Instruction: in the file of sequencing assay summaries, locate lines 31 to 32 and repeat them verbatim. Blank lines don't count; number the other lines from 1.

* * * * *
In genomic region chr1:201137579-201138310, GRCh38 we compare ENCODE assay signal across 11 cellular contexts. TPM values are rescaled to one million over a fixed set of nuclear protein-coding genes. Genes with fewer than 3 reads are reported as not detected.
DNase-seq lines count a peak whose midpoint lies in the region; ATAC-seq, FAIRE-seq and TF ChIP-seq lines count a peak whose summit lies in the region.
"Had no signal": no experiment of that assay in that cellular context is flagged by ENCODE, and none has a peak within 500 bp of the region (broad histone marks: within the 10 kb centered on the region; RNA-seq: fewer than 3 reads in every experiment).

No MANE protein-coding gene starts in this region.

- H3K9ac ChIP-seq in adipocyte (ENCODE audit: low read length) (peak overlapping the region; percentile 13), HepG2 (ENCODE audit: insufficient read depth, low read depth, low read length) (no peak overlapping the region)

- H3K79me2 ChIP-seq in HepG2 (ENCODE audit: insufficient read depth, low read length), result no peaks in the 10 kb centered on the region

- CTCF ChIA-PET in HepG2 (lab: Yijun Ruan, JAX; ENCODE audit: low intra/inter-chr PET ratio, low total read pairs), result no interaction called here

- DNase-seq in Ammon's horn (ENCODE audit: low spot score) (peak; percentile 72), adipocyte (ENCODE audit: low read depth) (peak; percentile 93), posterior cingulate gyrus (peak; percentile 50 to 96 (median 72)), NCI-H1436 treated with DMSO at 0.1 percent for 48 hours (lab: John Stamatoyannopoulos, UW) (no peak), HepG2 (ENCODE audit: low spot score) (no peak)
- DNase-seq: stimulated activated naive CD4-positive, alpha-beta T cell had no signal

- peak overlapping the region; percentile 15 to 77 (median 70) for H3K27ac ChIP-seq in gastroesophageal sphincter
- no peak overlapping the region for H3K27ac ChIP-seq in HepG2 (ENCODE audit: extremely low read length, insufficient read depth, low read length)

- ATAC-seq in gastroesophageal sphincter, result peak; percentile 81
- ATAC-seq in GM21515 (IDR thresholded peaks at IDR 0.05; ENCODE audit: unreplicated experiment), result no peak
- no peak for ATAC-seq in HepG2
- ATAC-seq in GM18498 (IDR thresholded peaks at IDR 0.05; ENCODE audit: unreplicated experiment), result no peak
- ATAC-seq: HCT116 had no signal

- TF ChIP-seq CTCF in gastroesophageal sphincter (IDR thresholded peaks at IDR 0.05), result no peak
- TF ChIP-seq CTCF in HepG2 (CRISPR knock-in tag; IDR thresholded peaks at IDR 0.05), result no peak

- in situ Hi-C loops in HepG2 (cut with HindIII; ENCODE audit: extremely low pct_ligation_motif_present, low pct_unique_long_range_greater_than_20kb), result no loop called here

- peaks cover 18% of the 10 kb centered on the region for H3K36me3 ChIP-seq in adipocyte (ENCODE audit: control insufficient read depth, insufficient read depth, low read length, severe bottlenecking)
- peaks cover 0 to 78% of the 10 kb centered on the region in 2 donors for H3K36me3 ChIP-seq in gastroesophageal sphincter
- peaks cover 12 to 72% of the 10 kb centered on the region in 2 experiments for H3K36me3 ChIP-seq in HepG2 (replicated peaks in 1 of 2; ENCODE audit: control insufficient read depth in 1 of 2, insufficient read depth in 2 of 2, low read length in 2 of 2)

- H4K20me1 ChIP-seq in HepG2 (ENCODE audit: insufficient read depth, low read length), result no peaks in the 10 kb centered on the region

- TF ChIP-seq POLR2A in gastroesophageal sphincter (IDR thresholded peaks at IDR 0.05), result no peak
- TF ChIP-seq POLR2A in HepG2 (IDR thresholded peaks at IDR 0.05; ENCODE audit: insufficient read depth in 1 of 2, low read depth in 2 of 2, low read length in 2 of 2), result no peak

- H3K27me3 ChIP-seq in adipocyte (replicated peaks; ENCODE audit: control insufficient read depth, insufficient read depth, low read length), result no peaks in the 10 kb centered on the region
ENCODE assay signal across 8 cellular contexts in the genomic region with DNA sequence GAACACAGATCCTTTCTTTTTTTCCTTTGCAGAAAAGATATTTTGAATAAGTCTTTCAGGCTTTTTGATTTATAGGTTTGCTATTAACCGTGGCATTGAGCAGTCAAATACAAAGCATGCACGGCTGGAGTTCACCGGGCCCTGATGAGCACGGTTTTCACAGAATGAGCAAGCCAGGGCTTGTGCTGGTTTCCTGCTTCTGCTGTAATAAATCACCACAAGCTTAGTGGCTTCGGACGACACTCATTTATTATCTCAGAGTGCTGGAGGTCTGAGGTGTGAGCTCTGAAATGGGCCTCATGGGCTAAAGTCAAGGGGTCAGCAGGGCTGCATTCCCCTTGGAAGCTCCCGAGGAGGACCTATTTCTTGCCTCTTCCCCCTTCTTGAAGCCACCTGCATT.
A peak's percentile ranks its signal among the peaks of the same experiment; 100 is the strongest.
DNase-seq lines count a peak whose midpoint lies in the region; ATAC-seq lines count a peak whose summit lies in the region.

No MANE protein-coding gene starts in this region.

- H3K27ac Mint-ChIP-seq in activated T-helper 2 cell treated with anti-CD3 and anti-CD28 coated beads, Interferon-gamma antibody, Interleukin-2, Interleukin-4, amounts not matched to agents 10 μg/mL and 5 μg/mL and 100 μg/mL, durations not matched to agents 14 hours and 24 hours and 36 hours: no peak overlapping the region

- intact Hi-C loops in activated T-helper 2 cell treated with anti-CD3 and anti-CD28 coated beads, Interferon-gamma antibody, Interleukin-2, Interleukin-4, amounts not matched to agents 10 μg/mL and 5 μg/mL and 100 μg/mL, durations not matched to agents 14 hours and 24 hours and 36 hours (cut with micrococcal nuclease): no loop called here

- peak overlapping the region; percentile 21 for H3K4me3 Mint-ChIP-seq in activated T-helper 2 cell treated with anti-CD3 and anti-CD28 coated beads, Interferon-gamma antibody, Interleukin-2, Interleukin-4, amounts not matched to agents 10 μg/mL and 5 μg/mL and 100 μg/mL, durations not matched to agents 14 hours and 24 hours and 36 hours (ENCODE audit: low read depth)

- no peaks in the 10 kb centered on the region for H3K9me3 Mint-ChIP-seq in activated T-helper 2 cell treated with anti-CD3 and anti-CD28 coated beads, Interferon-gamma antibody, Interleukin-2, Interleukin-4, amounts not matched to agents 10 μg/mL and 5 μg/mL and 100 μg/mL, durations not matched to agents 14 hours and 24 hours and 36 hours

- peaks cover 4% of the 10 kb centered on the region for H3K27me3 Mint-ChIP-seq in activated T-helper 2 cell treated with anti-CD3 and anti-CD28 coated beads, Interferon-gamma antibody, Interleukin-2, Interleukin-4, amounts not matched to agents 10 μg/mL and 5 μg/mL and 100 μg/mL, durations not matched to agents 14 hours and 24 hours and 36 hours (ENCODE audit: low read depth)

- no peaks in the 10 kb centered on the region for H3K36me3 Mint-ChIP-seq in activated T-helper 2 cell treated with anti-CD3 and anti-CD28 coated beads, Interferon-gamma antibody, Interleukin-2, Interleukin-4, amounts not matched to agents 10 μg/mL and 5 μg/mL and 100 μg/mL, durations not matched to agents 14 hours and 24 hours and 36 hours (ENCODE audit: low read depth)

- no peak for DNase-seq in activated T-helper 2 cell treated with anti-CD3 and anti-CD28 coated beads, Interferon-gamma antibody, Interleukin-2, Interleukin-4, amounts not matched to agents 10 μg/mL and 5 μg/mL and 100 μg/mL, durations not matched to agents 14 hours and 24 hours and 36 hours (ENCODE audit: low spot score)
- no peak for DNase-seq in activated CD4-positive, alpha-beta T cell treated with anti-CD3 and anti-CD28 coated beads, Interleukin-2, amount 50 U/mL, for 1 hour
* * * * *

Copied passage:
- H3K27ac Mint-ChIP-seq in activated T-helper 2 cell treated with anti-CD3 and anti-CD28 coated beads, Interferon-gamma antibody, Interleukin-2, Interleukin-4, amounts not matched to agents 10 μg/mL and 5 μg/mL and 100 μg/mL, durations not matched to agents 14 hours and 24 hours and 36 hours: no peak overlapping the region

- intact Hi-C loops in activated T-helper 2 cell treated with anti-CD3 and anti-CD28 coated beads, Interferon-gamma antibody, Interleukin-2, Interleukin-4, amounts not matched to agents 10 μg/mL and 5 μg/mL and 100 μg/mL, durations not matched to agents 14 hours and 24 hours and 36 hours (cut with micrococcal nuclease): no loop called here